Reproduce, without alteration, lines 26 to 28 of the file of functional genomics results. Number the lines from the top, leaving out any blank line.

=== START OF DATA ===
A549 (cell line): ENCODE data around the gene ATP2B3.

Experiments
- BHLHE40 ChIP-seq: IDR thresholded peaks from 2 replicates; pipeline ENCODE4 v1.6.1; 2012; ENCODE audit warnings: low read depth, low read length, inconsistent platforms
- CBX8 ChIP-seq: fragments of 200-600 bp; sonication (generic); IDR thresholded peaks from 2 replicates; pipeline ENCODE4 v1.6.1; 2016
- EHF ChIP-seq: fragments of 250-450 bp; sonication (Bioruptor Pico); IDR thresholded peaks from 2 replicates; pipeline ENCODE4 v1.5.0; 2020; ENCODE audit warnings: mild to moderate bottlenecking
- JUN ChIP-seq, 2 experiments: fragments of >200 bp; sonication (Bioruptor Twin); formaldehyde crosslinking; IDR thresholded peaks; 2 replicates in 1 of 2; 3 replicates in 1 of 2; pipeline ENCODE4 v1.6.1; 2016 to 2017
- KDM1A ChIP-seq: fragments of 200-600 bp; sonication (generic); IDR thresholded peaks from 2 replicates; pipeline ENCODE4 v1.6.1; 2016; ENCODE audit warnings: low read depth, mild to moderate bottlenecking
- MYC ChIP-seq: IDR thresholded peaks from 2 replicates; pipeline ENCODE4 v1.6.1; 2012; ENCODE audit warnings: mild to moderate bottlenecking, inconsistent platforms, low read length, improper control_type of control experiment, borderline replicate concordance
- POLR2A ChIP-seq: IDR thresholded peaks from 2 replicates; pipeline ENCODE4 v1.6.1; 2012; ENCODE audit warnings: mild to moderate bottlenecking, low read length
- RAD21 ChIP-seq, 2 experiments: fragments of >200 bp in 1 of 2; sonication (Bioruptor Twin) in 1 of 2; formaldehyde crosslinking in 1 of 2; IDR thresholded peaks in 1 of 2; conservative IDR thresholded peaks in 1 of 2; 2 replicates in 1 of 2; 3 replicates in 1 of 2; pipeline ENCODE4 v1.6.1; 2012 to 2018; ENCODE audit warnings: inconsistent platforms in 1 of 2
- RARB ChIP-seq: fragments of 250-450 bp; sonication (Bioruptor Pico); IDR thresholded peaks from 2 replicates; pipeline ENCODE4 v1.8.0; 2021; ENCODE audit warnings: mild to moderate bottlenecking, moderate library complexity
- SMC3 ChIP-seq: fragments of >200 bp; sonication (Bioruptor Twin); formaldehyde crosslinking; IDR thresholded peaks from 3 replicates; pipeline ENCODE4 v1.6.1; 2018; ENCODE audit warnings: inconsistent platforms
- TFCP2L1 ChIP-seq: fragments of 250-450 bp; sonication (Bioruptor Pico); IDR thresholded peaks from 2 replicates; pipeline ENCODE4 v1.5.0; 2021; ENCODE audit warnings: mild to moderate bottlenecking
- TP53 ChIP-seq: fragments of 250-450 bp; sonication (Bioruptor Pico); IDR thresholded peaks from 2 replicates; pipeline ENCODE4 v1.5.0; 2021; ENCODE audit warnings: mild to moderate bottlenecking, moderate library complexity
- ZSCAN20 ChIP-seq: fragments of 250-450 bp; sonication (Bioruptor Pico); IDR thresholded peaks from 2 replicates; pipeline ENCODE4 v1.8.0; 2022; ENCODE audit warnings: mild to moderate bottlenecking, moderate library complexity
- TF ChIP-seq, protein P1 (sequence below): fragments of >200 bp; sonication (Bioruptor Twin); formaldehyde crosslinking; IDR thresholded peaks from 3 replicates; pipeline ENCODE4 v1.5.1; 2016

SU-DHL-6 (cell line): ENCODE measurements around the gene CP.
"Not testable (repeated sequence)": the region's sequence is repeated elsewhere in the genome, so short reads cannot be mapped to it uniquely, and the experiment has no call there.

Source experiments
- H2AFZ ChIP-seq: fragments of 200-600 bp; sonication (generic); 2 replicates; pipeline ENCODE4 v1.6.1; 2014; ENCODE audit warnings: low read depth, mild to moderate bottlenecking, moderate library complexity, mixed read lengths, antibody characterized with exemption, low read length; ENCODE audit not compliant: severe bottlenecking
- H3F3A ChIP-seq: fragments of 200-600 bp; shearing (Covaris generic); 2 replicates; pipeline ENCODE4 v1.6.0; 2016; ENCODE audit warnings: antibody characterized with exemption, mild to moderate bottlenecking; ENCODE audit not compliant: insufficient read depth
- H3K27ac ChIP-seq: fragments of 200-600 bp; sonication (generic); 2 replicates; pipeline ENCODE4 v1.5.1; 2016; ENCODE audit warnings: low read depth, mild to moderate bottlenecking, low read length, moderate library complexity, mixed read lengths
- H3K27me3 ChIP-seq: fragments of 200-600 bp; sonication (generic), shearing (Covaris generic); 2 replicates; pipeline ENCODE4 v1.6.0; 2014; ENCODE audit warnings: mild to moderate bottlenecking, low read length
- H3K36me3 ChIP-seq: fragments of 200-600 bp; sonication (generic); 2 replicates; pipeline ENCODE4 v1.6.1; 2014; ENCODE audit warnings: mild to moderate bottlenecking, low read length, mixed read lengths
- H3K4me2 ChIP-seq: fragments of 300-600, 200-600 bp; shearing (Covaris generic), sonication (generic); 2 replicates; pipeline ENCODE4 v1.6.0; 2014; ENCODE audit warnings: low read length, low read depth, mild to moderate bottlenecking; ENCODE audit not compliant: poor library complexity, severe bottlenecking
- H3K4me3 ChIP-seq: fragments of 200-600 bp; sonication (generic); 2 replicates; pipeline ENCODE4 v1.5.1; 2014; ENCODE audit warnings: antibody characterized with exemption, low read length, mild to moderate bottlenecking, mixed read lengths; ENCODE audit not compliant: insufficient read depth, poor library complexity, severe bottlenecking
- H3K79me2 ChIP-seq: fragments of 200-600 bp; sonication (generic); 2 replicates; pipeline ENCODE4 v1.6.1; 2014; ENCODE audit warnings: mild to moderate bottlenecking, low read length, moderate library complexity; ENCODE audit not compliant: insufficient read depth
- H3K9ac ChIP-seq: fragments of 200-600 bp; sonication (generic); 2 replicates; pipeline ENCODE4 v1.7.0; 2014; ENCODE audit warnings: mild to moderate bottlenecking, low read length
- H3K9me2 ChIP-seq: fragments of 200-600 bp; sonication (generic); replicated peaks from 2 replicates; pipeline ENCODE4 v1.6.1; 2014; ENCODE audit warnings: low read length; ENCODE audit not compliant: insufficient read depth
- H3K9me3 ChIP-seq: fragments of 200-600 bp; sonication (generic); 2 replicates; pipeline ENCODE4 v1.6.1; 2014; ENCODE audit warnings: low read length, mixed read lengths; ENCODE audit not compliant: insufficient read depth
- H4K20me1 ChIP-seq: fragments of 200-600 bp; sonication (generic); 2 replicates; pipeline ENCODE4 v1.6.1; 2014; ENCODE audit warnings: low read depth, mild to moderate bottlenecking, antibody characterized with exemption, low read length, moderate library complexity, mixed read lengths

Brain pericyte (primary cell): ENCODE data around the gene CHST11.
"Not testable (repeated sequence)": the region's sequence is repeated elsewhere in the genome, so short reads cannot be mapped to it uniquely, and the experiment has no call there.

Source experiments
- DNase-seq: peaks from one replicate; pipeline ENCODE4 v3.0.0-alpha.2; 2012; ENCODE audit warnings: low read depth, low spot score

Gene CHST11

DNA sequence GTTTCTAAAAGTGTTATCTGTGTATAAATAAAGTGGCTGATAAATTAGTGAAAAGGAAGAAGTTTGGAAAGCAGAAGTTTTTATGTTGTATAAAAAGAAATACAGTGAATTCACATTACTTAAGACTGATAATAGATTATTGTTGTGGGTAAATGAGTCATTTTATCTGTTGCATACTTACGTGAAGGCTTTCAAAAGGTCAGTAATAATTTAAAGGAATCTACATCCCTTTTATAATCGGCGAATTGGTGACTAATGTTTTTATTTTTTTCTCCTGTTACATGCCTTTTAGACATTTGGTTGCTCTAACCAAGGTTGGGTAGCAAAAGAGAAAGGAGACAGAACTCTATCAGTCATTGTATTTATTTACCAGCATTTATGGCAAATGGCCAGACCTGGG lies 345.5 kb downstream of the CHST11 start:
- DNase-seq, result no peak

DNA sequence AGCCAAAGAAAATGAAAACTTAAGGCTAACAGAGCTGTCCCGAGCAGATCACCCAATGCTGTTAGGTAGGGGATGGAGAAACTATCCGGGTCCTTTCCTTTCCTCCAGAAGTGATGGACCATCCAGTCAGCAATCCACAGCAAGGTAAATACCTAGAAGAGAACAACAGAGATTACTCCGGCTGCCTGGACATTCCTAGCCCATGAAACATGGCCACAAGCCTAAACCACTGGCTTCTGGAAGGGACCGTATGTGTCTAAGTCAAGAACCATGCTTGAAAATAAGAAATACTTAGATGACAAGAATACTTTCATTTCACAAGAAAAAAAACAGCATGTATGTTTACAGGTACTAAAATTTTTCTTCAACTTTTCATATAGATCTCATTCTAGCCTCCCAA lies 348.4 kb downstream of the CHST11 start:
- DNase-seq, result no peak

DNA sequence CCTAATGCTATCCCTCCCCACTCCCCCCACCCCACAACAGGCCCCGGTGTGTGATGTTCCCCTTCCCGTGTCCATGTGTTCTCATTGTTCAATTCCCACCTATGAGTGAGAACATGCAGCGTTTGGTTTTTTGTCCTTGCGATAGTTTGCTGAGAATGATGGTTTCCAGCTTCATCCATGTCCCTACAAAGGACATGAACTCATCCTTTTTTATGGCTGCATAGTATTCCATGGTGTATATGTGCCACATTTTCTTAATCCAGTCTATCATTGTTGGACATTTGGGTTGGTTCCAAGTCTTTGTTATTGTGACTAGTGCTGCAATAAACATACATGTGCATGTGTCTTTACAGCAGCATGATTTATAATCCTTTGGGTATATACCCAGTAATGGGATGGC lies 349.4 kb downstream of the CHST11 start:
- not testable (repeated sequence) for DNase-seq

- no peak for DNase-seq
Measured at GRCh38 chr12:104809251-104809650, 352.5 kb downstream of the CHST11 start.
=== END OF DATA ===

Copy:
- H3K4me3 ChIP-seq: fragments of 200-600 bp; sonication (generic); 2 replicates; pipeline ENCODE4 v1.5.1; 2014; ENCODE audit warnings: antibody characterized with exemption, low read length, mild to moderate bottlenecking, mixed read lengths; ENCODE audit not compliant: insufficient read depth, poor library complexity, severe bottlenecking
- H3K79me2 ChIP-seq: fragments of 200-600 bp; sonication (generic); 2 replicates; pipeline ENCODE4 v1.6.1; 2014; ENCODE audit warnings: mild to moderate bottlenecking, low read length, moderate library complexity; ENCODE audit not compliant: insufficient read depth
- H3K9ac ChIP-seq: fragments of 200-600 bp; sonication (generic); 2 replicates; pipeline ENCODE4 v1.7.0; 2014; ENCODE audit warnings: mild to moderate bottlenecking, low read length